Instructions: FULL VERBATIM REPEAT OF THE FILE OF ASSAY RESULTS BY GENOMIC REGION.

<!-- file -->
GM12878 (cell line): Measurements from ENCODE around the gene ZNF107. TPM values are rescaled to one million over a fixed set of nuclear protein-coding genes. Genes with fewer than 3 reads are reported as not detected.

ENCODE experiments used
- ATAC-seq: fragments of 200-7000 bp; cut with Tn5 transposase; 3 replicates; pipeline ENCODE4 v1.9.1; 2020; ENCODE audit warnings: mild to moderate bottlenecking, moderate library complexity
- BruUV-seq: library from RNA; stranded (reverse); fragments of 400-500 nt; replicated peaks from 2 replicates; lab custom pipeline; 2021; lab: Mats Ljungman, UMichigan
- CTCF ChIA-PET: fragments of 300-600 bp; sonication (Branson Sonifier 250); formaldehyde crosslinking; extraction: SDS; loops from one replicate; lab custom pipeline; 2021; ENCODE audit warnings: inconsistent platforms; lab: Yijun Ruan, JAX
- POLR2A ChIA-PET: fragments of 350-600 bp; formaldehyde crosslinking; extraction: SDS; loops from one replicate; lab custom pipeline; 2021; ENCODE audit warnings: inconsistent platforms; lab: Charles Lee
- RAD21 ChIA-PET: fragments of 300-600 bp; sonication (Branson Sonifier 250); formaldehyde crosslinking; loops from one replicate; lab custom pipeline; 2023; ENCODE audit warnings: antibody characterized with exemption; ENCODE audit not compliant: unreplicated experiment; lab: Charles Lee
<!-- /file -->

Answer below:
GM12878 (cell line): Measurements from ENCODE around the gene ZNF107. TPM values are rescaled to one million over a fixed set of nuclear protein-coding genes. Genes with fewer than 3 reads are reported as not detected.

ENCODE experiments used
- ATAC-seq: fragments of 200-7000 bp; cut with Tn5 transposase; 3 replicates; pipeline ENCODE4 v1.9.1; 2020; ENCODE audit warnings: mild to moderate bottlenecking, moderate library complexity
- BruUV-seq: library from RNA; stranded (reverse); fragments of 400-500 nt; replicated peaks from 2 replicates; lab custom pipeline; 2021; lab: Mats Ljungman, UMichigan
- CTCF ChIA-PET: fragments of 300-600 bp; sonication (Branson Sonifier 250); formaldehyde crosslinking; extraction: SDS; loops from one replicate; lab custom pipeline; 2021; ENCODE audit warnings: inconsistent platforms; lab: Yijun Ruan, JAX
- POLR2A ChIA-PET: fragments of 350-600 bp; formaldehyde crosslinking; extraction: SDS; loops from one replicate; lab custom pipeline; 2021; ENCODE audit warnings: inconsistent platforms; lab: Charles Lee
- RAD21 ChIA-PET: fragments of 300-600 bp; sonication (Branson Sonifier 250); formaldehyde crosslinking; loops from one replicate; lab custom pipeline; 2023; ENCODE audit warnings: antibody characterized with exemption; ENCODE audit not compliant: unreplicated experiment; lab: Charles Lee